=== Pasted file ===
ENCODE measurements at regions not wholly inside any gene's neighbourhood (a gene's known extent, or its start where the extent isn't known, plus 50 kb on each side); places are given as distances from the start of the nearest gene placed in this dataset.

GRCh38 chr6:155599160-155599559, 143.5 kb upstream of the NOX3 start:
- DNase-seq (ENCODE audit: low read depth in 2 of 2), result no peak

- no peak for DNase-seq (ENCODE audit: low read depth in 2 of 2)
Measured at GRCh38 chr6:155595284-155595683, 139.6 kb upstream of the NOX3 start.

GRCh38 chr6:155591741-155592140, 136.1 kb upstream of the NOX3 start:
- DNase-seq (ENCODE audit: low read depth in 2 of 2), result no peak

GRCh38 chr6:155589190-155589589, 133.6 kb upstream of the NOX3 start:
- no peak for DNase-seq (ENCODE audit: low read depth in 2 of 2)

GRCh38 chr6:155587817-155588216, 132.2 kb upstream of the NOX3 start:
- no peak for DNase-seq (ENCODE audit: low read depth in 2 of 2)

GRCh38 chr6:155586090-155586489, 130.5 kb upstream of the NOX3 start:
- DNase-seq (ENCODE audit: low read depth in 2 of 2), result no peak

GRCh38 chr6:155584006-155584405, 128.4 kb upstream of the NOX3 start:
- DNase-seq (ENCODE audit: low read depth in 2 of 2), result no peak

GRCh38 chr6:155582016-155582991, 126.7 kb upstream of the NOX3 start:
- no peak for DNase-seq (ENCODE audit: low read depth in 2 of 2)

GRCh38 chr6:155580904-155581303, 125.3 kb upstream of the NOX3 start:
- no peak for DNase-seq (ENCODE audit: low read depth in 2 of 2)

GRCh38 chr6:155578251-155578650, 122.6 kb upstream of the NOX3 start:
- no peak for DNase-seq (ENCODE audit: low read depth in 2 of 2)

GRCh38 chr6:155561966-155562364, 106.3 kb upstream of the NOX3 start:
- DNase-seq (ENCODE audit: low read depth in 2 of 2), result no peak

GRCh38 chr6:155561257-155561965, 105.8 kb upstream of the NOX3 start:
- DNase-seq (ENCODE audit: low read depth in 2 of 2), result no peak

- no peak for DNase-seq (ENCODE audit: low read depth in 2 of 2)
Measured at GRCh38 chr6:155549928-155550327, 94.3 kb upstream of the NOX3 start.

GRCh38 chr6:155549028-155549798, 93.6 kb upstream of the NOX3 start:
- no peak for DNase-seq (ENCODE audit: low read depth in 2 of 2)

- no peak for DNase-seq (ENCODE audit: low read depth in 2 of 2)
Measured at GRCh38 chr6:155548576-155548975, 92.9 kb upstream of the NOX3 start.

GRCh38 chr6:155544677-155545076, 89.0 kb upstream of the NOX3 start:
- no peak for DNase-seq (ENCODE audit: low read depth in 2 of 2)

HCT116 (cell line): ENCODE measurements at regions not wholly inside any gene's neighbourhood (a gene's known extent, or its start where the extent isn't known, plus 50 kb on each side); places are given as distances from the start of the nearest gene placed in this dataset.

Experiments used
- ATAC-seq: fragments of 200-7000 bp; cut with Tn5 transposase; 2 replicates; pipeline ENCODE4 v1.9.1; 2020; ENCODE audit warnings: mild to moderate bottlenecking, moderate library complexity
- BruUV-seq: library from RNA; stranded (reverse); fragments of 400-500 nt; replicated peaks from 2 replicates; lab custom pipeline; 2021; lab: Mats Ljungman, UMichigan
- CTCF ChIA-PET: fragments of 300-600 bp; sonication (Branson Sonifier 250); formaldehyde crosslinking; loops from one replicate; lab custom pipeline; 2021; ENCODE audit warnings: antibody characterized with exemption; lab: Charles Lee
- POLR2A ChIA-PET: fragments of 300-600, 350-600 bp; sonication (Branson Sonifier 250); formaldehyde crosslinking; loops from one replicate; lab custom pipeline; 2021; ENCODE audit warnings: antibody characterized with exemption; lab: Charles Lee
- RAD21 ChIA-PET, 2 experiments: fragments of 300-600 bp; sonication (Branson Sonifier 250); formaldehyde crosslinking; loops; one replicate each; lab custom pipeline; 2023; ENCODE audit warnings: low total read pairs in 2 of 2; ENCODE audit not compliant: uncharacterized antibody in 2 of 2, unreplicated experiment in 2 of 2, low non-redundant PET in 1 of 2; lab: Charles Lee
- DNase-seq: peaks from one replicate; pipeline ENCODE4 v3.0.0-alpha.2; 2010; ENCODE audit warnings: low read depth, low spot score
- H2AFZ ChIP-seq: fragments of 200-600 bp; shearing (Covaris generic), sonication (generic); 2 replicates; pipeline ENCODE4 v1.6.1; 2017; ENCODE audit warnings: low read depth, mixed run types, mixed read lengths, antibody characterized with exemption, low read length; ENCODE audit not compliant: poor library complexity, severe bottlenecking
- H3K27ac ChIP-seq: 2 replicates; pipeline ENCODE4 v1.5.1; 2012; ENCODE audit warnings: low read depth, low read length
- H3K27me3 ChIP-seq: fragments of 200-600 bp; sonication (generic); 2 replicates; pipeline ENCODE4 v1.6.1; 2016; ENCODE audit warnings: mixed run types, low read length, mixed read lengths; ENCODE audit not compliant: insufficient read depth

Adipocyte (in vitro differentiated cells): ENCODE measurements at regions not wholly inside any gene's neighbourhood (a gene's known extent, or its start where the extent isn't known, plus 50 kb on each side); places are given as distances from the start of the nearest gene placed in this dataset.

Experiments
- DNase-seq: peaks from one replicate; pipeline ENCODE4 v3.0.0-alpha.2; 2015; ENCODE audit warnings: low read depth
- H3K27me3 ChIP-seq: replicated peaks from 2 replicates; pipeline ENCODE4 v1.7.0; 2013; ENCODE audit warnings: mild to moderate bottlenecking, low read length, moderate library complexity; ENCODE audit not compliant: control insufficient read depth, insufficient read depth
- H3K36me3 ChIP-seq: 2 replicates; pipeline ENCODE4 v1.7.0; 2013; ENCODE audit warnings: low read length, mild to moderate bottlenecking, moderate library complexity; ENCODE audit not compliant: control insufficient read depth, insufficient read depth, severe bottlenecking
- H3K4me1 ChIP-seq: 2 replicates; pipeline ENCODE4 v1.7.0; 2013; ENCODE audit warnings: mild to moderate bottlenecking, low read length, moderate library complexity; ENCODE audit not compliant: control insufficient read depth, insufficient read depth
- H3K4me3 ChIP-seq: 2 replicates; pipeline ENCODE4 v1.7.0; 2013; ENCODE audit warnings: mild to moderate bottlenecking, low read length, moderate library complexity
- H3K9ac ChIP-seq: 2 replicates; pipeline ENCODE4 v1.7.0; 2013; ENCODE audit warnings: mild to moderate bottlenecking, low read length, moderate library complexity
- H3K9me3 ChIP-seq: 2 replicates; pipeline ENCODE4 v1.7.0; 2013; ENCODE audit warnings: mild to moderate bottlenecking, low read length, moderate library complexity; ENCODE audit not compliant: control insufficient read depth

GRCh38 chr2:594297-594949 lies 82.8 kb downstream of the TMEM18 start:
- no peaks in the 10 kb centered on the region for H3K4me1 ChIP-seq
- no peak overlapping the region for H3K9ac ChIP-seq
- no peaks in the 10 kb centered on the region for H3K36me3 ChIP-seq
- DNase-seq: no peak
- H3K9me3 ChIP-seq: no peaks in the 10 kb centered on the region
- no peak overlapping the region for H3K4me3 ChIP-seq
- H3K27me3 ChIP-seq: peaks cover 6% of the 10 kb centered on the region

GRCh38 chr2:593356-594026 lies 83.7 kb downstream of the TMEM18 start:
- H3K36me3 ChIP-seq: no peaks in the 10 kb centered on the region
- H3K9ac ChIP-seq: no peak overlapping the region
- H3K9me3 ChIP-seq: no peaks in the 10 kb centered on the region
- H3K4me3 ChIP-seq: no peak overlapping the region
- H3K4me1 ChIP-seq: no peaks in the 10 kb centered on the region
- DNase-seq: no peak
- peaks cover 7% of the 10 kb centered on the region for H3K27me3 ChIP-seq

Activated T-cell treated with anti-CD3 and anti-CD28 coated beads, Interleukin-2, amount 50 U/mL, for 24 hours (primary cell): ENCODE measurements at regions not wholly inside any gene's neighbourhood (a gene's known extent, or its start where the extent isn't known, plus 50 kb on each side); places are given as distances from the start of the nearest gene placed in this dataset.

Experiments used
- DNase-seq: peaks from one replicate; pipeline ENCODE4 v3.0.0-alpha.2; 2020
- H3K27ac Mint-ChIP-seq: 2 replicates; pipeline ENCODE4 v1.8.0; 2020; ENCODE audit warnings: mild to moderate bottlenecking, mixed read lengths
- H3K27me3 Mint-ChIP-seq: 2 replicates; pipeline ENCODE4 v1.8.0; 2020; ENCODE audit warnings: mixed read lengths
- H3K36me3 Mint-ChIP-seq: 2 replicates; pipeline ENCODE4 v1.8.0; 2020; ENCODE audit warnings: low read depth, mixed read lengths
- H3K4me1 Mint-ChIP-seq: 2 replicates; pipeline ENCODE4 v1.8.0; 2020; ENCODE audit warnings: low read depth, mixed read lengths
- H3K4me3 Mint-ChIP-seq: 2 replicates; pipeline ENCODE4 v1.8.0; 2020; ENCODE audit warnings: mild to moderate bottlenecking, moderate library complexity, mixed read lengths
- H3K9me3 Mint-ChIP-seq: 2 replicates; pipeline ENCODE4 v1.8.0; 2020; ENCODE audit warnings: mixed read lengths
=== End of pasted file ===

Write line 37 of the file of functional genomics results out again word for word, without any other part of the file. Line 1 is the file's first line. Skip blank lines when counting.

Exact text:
- BruUV-seq: library from RNA; stranded (reverse); fragments of 400-500 nt; replicated peaks from 2 replicates; lab custom pipeline; 2021; lab: Mats Ljungman, UMichigan